How to Back Out of Being a Job Reference
In the later stages of the hiring process, it’s common for employers to ask candidates for references.
If you’re asked by a job seeker to serve as a reference, you may get a call from the employer, who will ask you some questions about the job seeker. It sounds simple enough but can become more complicated if your view of the job seeker isn’t as rosy as the job seeker may think.
If you’re asked to be someone’s job reference, but for various reasons, you don’t feel comfortable doing it, you may wonder whether you should decline or go ahead with it and give the employer your honest opinion. It’s a sticky situation, because you don’t want to cause friction between you and the requester, but you also don’t want to be put in an awkward position when faced with the employer’s questions.
The circumstances surrounding the situation may impact your decision — how well you know the person, what policies your company has about giving references, the depth of information you’ll need to provide. Yet the general consensus is that if you don’t have something nice to say, it’s probably best to say nothing at all.
“If you are approached to be a reference, but you feel you cannot speak appropriately or positively about a person’s work ethic and supporting skills, the best possible thing you can do is politely decline,” says Adrienne Tom, lead résumé strategist at Career Impressions. “If you do not feel 100 percent confident addressing someone’s work history or working style, you should never offer to be a reference for them.”
As Tom points out, references play an important role in the recruitment process and may even make or break a job offer. “Since references are a chance for employers to add to the information they learned from the candidate’s résumé and in the interview, what they find out from the references will either confirm their desire to hire the job seeker or make the decision not to extend the job offer. You do not want to be the one that prevents someone from getting a job offer simply because you don’t know them well enough or because you had a difficult working relationship to them.”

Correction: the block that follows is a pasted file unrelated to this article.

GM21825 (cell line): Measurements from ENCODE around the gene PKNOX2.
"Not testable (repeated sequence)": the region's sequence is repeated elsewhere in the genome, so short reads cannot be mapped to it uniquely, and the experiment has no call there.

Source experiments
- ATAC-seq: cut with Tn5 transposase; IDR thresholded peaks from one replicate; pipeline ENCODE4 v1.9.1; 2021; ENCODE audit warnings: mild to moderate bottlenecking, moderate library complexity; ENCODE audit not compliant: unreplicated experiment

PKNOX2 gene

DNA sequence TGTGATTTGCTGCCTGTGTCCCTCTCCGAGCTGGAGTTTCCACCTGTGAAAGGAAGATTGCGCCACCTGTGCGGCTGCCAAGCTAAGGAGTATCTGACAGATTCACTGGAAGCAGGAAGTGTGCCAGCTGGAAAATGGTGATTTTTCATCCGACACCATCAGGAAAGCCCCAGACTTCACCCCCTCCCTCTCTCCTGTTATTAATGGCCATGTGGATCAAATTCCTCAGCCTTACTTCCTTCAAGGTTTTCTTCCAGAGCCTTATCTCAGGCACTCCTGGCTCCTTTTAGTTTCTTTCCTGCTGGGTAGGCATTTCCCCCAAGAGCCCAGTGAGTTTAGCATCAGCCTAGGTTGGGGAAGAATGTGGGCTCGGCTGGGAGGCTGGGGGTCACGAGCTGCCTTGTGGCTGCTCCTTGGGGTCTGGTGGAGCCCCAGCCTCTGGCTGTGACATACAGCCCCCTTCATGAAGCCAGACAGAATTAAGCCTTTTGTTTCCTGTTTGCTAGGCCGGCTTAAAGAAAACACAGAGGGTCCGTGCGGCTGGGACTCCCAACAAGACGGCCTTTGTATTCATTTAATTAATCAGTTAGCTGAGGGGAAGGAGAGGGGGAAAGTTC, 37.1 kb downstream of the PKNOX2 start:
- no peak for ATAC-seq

Consider your company’s policies
Sometimes, it may not be you who has the problem with giving a reference. It could be your employer. “Employees need to be aware of their employer’s policies regarding giving references,” says Keith Wolf, managing director at recruiting firm Murray Resources. “Some employers prohibit their employees from giving negative references, while a growing number of companies restrict giving any information at all, other than confirming the former employee’s dates of employment. Beyond the legal implications, it comes down to a matter of preference.”
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